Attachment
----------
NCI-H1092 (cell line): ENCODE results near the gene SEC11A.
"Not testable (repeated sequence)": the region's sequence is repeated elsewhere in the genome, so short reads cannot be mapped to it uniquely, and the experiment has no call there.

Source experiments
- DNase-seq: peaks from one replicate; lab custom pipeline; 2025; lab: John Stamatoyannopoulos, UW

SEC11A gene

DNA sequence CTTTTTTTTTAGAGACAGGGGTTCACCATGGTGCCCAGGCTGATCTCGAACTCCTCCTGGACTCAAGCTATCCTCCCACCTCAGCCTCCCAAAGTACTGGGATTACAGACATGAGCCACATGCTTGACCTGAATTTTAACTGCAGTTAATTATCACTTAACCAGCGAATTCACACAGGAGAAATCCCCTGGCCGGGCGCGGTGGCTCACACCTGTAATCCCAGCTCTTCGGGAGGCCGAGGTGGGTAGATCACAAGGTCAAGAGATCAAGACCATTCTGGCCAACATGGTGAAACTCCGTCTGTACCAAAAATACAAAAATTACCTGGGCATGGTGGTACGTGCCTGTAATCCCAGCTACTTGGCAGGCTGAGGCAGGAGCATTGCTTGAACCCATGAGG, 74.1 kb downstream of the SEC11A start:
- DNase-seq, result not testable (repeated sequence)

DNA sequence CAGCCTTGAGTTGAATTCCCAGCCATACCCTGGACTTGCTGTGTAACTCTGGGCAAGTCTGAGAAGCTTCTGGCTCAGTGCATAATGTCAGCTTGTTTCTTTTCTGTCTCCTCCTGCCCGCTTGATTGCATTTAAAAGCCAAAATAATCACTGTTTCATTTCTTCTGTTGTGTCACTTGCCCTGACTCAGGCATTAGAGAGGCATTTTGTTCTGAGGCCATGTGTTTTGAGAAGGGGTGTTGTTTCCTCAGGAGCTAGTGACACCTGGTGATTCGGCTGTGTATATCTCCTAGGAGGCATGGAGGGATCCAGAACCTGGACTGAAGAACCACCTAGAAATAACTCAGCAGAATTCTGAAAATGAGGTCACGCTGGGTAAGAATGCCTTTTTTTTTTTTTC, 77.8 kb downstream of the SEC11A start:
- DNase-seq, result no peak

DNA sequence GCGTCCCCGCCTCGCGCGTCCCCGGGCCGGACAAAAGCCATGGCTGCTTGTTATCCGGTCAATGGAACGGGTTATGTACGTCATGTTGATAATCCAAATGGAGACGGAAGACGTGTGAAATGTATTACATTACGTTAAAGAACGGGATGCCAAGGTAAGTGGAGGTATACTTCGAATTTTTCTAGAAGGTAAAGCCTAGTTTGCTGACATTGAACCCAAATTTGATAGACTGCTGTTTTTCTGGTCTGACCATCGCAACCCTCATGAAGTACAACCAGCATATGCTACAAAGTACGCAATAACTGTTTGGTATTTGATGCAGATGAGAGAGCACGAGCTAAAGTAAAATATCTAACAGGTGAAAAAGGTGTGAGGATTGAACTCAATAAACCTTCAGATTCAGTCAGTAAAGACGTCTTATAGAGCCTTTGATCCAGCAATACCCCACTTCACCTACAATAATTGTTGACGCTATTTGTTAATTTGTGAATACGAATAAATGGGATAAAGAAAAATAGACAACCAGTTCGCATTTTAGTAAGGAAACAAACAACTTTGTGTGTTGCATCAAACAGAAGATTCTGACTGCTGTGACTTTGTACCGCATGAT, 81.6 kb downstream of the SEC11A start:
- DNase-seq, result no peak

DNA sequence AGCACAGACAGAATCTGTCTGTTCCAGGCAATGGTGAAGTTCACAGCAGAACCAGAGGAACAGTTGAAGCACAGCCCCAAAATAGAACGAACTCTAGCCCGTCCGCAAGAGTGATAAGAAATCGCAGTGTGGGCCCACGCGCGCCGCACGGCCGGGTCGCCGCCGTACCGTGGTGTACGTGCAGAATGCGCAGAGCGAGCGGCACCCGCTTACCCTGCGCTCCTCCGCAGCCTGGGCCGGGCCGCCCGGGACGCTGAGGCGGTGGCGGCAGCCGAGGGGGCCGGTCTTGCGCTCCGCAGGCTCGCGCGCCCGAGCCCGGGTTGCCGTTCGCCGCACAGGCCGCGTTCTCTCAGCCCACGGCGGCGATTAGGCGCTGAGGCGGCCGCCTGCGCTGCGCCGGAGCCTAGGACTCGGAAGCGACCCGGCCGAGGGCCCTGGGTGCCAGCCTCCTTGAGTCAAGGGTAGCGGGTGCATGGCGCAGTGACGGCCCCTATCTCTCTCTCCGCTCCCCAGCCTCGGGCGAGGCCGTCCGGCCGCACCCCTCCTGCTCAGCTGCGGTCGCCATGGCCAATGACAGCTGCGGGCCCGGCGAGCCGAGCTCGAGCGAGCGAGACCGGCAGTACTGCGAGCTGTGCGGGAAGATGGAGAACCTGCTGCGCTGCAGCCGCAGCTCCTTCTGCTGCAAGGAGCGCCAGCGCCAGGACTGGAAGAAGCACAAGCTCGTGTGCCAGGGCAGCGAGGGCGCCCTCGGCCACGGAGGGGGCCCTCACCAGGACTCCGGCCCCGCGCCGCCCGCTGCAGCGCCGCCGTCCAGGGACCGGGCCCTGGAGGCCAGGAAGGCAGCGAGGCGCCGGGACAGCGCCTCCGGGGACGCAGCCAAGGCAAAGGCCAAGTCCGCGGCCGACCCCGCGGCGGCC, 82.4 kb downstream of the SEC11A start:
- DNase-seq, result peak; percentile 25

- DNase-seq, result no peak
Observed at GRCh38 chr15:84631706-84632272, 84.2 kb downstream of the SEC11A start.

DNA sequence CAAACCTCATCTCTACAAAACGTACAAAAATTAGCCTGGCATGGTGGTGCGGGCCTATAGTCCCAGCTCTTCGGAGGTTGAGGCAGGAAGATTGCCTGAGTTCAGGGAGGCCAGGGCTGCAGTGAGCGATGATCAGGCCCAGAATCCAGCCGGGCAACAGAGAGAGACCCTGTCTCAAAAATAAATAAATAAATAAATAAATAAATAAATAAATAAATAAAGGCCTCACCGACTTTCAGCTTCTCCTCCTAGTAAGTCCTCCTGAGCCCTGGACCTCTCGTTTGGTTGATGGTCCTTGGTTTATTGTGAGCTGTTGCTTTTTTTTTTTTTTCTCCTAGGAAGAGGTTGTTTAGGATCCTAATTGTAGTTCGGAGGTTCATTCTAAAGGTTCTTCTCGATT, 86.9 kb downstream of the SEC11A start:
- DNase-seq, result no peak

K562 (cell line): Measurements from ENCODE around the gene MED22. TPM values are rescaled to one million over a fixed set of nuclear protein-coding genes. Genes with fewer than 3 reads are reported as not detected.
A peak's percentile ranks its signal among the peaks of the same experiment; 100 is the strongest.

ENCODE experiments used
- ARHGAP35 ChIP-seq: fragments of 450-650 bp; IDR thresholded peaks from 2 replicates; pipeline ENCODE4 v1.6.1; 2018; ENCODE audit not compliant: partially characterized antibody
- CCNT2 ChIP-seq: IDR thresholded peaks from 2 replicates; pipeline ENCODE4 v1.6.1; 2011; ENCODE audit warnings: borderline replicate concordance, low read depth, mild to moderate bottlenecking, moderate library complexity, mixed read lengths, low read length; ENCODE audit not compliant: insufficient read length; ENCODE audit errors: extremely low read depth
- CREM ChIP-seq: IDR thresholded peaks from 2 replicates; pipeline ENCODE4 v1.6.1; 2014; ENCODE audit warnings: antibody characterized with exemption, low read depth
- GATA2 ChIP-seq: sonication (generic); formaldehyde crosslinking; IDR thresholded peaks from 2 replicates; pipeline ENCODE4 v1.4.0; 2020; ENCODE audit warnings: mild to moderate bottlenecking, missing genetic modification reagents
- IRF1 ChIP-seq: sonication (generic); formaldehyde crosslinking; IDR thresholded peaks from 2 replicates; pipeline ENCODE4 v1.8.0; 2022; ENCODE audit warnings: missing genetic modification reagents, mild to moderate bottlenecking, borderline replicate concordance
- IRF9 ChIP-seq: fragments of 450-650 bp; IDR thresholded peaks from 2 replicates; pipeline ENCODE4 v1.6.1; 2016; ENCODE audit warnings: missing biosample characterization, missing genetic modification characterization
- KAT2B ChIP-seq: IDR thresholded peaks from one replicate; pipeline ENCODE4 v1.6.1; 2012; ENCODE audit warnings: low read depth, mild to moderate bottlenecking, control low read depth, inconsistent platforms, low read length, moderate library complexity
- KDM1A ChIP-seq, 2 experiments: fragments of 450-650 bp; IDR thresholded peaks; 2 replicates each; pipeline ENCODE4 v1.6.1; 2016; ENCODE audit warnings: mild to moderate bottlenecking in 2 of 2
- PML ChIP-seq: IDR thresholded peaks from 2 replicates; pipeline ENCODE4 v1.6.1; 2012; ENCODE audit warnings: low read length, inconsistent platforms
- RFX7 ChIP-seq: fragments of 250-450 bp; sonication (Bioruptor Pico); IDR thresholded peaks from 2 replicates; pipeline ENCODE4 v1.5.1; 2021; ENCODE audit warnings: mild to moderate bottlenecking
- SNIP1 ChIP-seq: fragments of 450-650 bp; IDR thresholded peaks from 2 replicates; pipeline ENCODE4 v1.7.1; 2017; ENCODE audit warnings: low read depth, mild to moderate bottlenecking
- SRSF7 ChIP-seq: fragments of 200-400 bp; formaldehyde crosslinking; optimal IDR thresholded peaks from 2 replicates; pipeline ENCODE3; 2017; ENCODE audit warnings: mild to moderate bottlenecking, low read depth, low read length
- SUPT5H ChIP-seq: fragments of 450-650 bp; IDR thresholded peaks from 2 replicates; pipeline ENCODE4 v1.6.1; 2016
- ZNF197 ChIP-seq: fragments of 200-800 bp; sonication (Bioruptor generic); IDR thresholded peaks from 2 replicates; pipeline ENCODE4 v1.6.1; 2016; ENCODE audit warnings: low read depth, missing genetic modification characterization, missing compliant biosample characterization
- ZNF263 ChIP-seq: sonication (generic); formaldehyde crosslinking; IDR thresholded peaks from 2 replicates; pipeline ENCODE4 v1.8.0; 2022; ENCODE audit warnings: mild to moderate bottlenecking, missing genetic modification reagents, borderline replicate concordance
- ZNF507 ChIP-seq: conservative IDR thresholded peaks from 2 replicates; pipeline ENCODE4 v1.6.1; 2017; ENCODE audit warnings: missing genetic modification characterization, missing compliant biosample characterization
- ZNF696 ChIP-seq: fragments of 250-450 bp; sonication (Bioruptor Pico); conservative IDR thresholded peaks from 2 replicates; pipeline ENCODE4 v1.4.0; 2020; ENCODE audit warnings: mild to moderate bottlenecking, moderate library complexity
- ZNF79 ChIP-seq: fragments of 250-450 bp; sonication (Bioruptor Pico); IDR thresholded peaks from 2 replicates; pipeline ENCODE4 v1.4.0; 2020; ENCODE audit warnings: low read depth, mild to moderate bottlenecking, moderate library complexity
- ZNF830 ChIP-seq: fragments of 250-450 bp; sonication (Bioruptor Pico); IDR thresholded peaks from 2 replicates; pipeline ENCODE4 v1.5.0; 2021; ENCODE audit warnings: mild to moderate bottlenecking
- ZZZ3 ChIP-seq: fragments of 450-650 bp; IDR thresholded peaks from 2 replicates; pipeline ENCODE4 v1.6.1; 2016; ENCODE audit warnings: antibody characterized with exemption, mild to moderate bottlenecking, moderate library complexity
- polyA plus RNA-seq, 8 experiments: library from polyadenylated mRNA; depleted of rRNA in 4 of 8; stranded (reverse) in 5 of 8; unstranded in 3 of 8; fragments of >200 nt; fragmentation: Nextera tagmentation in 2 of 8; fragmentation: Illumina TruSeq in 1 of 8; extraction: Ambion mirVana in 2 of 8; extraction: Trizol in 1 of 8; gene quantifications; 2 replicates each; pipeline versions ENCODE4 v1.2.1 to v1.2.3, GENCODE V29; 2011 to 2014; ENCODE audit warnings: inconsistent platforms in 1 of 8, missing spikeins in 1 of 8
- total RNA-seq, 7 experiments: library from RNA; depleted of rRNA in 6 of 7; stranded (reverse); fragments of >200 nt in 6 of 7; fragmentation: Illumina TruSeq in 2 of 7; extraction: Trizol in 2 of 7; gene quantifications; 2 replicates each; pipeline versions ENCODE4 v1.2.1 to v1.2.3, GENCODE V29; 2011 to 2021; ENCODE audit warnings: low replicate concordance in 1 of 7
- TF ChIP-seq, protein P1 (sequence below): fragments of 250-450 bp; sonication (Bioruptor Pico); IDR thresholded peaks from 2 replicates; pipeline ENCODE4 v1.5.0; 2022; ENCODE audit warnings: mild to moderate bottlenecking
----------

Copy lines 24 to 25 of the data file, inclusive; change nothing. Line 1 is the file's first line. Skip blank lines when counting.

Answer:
- GATA2 ChIP-seq: sonication (generic); formaldehyde crosslinking; IDR thresholded peaks from 2 replicates; pipeline ENCODE4 v1.4.0; 2020; ENCODE audit warnings: mild to moderate bottlenecking, missing genetic modification reagents
- IRF1 ChIP-seq: sonication (generic); formaldehyde crosslinking; IDR thresholded peaks from 2 replicates; pipeline ENCODE4 v1.8.0; 2022; ENCODE audit warnings: missing genetic modification reagents, mild to moderate bottlenecking, borderline replicate concordance